Prearranging for your end of life may be a disagreeable concept, but a necessary one nonetheless. But only by having a properly prepared will can you bring to your loved ones the security of knowing they are honouring your last requests. A will should be prepared when you are most capable of planning rather than when your mental acuity could be called into question.
For your Last Will and Testament, you must designate someone as an executor of your estate. An executor should be someone you trust to carry out your instructions on the division of your personal property at the time of your death. The executor is also required to file a final income tax return on your behalf. All income tax must be paid before your personal property can be distributed to your inheritors.
A will can be challenged for various reasons such as fraud or the document’s legality, but it can also be challenged if something in the will is illegal or goes against public policy, such as disinheriting a spouse or a dependent minor.
If you are the parent or guardian of minor or disabled dependents, you should designate a guardian. If the dependent is to receive an inheritance, a trustee of the inheritance can be appointed until the child reaches an age you specify.
While the courts will try and take into account any instructions you have left behind, even if not created according to accepted procedures, it can easily become much more of a burden on your estate and your executor. If you prepare these documents on your own, it is possible you may inadvertently not follow certain laws or practices simply due to being unaware. Did you know a Last Will and Testament should be signed in the presence of two “disinterested” witnesses who have nothing to gain from the will: i.e., not a beneficiary or even the spouse of a beneficiary? Additionally, all three people must sign a declaration that the will is being signed in each other’s presence.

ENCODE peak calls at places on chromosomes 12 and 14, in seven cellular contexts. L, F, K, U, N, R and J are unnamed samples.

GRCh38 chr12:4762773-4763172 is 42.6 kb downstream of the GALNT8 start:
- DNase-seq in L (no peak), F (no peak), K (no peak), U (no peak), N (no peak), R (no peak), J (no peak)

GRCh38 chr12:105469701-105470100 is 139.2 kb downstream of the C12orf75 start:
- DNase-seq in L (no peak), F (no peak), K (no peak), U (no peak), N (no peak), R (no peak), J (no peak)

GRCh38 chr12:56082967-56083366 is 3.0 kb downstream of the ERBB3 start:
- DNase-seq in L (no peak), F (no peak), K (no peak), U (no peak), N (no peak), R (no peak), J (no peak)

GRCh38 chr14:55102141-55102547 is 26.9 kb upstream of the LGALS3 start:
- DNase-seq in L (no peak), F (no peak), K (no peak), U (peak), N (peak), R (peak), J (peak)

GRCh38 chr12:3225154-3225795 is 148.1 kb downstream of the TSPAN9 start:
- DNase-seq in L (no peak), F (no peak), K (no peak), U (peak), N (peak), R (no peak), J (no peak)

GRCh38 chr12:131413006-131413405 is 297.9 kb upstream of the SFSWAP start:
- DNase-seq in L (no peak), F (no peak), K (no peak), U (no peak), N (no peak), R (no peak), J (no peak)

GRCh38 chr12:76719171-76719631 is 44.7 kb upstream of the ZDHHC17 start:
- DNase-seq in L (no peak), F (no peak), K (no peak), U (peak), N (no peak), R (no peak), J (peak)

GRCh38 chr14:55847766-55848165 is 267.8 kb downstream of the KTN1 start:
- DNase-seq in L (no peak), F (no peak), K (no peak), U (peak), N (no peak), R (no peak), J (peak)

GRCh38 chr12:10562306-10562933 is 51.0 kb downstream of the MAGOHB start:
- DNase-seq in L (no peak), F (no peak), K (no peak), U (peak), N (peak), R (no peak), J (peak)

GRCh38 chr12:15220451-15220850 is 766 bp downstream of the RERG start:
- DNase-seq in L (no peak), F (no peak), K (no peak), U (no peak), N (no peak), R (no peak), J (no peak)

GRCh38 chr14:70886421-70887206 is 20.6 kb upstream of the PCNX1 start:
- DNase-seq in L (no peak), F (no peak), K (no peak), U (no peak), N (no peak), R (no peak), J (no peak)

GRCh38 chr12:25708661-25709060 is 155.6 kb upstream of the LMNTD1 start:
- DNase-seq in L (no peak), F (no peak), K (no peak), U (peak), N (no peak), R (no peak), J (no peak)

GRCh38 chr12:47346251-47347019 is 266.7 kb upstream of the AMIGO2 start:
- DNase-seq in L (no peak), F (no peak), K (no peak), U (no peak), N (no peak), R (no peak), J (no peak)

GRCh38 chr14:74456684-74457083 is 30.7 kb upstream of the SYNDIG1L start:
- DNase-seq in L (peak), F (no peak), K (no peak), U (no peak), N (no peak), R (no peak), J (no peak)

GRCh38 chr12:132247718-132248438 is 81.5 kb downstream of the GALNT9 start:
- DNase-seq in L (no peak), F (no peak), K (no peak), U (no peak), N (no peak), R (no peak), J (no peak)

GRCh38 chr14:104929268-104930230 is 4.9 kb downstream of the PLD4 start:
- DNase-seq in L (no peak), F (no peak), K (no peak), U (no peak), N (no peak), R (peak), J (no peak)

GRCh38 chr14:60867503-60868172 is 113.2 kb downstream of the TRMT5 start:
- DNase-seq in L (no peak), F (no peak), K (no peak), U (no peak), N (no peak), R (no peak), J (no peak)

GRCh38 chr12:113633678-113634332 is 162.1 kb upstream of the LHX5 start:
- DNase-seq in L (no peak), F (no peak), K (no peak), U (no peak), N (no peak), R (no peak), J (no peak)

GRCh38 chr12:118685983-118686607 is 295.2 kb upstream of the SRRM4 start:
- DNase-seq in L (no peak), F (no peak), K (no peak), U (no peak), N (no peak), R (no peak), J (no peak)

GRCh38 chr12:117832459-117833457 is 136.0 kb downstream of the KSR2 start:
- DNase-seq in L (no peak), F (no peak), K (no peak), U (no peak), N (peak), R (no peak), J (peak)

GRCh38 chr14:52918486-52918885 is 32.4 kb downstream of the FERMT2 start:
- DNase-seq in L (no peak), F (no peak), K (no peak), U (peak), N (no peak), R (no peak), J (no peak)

When creating your will, it is also a good time to consider what you would want your family to do in a situation where you may be unable to communicate your wishes due to poor health. In this case, you should prepare an advance directive, also referred to as a Living Will, which may include something as straightforward as becoming an organ donor to a request in the form of a Do-Not-Resuscitate order. If you are frightened by the span of unforeseen possibilities, you may choose to authorize someone you trust with a Power of Attorney specifically to make health-care decisions in the event you are unable. You can prepare many of these documents on your own; however, it is recommended to have an attorney review them to ensure they adhere to the law of the province and that your intentions are clearly articulated. There are lots of online resources to help you in this process, such as from Speak Up.
So, consider preparing your will and advanced care directives to help your loved ones when you are unable to make your wishes known. Whether you would like legal assistance with the preparation of your wills, powers of attorney or with the administration as executor of someone else’s Last Will and Testament, we are here to help.